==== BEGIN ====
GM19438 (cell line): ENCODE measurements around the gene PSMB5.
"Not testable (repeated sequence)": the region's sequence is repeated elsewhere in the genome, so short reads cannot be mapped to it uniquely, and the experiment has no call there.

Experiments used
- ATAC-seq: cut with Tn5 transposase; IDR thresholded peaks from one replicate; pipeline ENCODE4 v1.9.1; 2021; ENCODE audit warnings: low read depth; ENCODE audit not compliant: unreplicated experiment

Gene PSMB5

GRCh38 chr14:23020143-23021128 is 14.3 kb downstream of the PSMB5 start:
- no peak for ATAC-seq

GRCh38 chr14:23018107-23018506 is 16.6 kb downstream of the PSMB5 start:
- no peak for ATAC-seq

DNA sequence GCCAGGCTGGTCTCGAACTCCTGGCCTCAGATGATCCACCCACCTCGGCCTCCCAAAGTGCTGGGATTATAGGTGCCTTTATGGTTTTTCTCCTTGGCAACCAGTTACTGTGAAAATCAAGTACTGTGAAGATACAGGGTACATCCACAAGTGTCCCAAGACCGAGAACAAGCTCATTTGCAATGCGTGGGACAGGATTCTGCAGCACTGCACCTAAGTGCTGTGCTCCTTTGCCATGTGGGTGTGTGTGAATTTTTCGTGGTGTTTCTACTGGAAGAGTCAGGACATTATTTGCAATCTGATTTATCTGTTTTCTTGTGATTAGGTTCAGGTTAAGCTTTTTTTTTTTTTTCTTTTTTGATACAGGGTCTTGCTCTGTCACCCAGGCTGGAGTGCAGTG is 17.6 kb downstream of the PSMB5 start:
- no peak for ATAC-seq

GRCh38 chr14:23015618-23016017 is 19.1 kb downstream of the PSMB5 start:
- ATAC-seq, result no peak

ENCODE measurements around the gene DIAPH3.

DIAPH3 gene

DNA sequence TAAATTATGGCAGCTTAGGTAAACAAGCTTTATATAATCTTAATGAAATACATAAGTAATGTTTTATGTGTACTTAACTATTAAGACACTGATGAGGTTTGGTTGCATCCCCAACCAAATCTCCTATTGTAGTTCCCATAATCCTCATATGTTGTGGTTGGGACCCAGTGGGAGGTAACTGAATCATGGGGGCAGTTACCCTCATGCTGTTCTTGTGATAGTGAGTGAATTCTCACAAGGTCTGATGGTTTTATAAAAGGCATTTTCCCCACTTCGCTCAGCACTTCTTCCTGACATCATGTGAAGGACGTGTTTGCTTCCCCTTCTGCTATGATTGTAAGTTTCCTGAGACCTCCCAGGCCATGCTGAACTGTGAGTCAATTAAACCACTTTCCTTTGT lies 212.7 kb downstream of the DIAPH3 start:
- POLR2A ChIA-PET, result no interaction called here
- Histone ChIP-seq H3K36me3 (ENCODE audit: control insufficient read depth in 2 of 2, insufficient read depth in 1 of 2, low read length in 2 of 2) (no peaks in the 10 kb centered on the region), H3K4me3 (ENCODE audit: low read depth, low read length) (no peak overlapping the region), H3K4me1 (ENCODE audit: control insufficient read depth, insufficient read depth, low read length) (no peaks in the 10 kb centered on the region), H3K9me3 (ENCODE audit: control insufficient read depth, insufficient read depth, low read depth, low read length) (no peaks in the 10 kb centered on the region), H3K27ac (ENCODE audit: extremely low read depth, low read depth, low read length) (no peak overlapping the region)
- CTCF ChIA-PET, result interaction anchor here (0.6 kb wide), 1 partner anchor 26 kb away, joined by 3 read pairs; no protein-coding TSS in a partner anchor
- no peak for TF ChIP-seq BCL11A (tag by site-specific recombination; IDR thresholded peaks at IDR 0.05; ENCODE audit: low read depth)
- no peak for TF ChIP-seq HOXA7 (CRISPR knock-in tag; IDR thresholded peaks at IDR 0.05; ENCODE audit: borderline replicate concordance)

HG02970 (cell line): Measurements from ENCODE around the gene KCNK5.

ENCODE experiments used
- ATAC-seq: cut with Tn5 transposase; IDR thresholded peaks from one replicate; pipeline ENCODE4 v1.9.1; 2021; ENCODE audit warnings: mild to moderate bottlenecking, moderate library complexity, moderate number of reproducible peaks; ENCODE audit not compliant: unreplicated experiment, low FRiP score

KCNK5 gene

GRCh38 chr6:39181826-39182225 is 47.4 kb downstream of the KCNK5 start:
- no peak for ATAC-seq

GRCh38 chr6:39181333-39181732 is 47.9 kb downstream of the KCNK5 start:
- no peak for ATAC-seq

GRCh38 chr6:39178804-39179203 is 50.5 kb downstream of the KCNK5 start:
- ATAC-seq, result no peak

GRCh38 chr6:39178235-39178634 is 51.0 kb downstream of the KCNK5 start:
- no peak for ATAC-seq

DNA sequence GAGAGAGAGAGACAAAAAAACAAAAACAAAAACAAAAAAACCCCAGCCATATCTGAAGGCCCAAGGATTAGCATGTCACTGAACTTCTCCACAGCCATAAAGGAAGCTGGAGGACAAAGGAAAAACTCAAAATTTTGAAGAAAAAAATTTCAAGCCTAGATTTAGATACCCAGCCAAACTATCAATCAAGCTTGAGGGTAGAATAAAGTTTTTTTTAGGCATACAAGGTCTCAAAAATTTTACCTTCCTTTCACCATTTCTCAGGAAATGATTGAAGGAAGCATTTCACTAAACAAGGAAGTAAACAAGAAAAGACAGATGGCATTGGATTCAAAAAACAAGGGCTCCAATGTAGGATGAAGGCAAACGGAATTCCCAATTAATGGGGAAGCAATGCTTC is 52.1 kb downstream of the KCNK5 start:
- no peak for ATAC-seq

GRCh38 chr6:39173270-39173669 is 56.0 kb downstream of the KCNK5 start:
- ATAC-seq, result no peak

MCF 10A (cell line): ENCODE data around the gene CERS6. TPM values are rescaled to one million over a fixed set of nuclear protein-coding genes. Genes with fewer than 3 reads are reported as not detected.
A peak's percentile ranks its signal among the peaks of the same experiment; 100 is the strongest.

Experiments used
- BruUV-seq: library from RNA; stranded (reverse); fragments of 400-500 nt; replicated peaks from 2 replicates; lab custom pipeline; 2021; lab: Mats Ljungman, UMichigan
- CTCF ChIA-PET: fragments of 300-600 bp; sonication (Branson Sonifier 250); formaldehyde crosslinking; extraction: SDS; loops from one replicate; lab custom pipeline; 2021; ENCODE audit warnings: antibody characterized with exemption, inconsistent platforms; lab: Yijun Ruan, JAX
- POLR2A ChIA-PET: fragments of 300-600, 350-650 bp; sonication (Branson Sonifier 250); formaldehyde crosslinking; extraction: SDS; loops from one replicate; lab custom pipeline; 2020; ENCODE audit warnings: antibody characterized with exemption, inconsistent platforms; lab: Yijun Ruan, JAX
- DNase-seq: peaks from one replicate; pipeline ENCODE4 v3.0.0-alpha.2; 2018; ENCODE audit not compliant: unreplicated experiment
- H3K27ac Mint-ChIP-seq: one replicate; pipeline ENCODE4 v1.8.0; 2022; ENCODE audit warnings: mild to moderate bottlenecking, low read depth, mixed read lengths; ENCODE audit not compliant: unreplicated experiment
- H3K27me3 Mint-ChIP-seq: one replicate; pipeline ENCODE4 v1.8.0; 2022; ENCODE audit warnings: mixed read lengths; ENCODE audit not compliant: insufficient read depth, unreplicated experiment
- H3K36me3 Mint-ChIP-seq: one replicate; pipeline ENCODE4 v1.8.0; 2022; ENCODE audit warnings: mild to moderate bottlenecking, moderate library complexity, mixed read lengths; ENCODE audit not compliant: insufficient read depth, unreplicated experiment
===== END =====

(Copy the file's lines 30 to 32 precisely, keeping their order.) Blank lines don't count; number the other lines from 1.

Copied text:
GRCh38 chr6:39178804-39179203 is 50.5 kb downstream of the KCNK5 start:
- ATAC-seq, result no peak

GRCh38 chr6:39178235-39178634 is 51.0 kb downstream of the KCNK5 start: